Understanding Putin and Russia
Understanding Putin and Russia Robert A. Levine
When the Soviet Union and Communism dissolved in 1989-90, Russian citizens were shell shocked. They had no concept of how democracy and capitalism actually worked when it appeared that these were Russia’s next steps. The Russians had been fed a steady diet of propaganda for over 70 years, demonizing liberal capitalist democracy, lauding Marxist economics, the Soviet empire and praising Russian exceptionalism and greatness. When parliamentary elections took place in December 1993, the populist and ultranationalist Vladimir Zhirinovsky and his party were the winners with 22 percent of the vote. Russia’s Choice Party, whose goals were democratic and western oriented, avoiding populist promises that could not be fulfilled, received only 15 percent of the vote.
Without a background or education in democratic principles, Russians were politically illiterate and unprepared for the advent of democracy. Having also been inculcated with the idea that they were one of the world’s great powers and rulers of the Soviet Empire, Russians were unaccepting of a lesser role. President George H.W. Bush’s comment that America had won the Cold War also stuck in the craw of many Russian citizens to whom Russian power was important. It was as if America and the west had stolen their dignity and dishonored them.
In 1996, Boris Yeltsin was elected president of Russian against a communist opponent, Gennady Zyuganov, in a campaign controlled and directed by Russian oligarchs and media tycoons. Yeltsin was perceived as a weak leader whom the oligarchs could manipulate and exploit. And they were largely right. It was not a victory for liberal democracy or the Russian people, allowing the oligarchs to acquire previously state owned resources and properties at cut-rate prices, then using capitalist techniques to grow their wealth. Youthful reformers in the government who favored liberal democracy and western ideals were forced out of their jobs, tarnished by the media, money and prostitutes. And some like Boris Nemtsov, who was fighting for a liberal democracy, were assassinated by those afraid of his ideas and charisma.
The liberal media was also destroyed by the oligarchs, with western values derided and a nostalgia for Soviet times and a leading place in the world. The siege of Sarajevo in the Bosnian-Serbian war and the bombing of Serbia, a long-time ally of Russia sharing the Orthodox religion, also soured the Russian public on NATO, America and the west. Nationalist sentiment greatly increased just as Putin’s star began to rise. While Yeltsin was still president, he and the oligarchs supported Putin, a former KGB agent. TV and the media fawned over Putin, a young, sharp and dynamic man, energetic and healthy. In August of 1999, Yeltsin appointed Putin as prime minister and backed Putin to succeed him as president when he resigned on New Year’s Eve 1999.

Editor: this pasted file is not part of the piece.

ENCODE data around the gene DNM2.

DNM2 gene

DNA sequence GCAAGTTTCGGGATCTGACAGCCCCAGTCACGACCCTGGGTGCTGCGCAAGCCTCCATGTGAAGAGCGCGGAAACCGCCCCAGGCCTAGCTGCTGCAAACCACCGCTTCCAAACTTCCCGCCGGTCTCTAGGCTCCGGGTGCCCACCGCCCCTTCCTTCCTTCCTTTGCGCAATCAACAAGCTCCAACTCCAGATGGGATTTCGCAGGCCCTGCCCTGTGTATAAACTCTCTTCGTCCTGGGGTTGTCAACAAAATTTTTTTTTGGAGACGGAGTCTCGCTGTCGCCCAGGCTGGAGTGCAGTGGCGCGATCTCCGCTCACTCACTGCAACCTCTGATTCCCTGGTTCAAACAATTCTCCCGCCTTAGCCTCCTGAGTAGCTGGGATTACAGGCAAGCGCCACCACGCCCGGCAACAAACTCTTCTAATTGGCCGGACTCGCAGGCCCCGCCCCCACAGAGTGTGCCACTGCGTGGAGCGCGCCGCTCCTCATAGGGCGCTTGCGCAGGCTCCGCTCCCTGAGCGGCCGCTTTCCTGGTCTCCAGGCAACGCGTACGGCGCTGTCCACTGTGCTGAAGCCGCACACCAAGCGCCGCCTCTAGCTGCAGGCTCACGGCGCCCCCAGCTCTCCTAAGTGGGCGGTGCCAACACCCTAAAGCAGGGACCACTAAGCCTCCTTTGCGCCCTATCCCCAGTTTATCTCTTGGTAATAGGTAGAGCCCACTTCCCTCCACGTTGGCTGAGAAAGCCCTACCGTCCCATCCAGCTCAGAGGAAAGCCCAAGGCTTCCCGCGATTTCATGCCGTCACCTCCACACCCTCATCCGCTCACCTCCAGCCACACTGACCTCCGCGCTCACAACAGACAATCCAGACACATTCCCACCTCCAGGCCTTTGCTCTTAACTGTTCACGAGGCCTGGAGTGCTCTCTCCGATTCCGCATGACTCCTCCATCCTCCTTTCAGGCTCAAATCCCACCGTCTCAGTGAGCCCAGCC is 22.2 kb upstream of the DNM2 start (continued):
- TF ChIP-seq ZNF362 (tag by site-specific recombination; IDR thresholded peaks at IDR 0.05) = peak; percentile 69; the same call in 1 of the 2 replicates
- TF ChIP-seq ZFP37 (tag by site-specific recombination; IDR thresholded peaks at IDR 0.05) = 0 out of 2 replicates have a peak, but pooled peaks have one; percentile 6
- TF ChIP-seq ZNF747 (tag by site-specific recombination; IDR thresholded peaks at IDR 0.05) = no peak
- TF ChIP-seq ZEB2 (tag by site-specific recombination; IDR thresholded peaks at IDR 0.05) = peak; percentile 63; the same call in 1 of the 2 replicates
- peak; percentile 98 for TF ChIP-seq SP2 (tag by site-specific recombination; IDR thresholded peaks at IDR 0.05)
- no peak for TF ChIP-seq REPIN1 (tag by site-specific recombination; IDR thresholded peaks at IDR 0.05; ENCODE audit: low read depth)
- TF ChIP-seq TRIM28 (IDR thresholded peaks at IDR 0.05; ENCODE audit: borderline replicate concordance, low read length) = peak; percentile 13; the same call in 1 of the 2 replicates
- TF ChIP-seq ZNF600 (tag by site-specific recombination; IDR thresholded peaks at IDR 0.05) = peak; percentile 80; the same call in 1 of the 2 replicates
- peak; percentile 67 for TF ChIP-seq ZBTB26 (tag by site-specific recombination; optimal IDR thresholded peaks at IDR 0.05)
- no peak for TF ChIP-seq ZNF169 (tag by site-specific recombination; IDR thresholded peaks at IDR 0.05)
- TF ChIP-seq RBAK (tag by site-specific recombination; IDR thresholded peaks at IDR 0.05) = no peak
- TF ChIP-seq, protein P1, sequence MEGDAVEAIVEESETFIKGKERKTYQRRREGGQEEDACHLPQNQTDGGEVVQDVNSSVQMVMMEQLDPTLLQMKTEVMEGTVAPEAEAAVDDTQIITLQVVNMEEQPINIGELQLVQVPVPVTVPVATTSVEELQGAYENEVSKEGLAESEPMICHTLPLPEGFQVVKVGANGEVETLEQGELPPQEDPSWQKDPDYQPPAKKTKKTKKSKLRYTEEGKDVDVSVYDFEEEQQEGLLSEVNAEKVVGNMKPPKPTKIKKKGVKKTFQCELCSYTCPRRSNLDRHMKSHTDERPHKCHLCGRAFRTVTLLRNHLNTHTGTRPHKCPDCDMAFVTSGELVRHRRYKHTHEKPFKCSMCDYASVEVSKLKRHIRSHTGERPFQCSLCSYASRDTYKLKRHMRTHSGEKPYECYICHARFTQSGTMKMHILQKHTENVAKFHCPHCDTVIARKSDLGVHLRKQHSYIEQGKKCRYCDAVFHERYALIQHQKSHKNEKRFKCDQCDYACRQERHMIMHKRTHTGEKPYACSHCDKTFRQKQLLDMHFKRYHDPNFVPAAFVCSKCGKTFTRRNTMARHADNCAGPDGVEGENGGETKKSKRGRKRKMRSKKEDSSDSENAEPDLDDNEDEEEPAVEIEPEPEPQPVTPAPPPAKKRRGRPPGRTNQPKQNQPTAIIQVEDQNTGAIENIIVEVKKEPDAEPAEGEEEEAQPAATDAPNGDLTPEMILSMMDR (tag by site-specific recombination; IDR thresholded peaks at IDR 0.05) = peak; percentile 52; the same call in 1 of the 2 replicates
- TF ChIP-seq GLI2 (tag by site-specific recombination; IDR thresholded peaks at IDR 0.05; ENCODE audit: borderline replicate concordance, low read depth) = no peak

Subsequently, Putin consolidated his power while keeping the outer vestiges of democracy intact. With the price of oil rising, the Russian economy thrived and Putin was able to increase consumer goods, build up the military and satisfy most of the Russian population. He limited his presidency to two terms initially, making Dimitri Medvedev president while Putin became prime minister. But there was no question of who really held the reins of power. After Medvedev served four years, Putin was re-elect president again. In a referendum in 2020, Putin was elected as president until 2036 when he will be 83 years old. Thus he is essentially president for life.
There has been some opposition to Putin from a small coterie of liberals who do not want Russia run by a dictator for life. Recently, the opposition has been led by Alex Navalny, who was poisoned in Siberia, most likely by the FSB, and almost died. He is now back in Russia and was sent to prison. All the media outlets that criticize Putin have been shut down, and liberals and human rights supporters have been labeled as enemy agents, many of them also thrown in prison. Thus, Russia isn’t even a pseudo-democratic state at this point.
Under Putin’s guidance, Russia has been involved in multiple military ventures, to assuage the nationalists and restore the nation’s great power status, at least in Putin’s mind. There was the second Chechen war, the war with Georgia, Russian intervention in Syria, the annexation of the Crimea from Ukraine, the intervention in Khazachstan, and now the threat to invade Ukraine. Putin wants Russia to be recognized again as a great power and himself as a great leader. He wants to restore some of the dignity and honor that Russia lost when the Soviet Union imploded. Putin feels that he and Russia are disrespected by the west and wants to display his nation’s power, which will help him at home as well as abroad. He is the longest serving Russian leader since Stalin. www.robertlevinebooks.com Buy The Uninformed Voter on Amazon and Barnes and Noble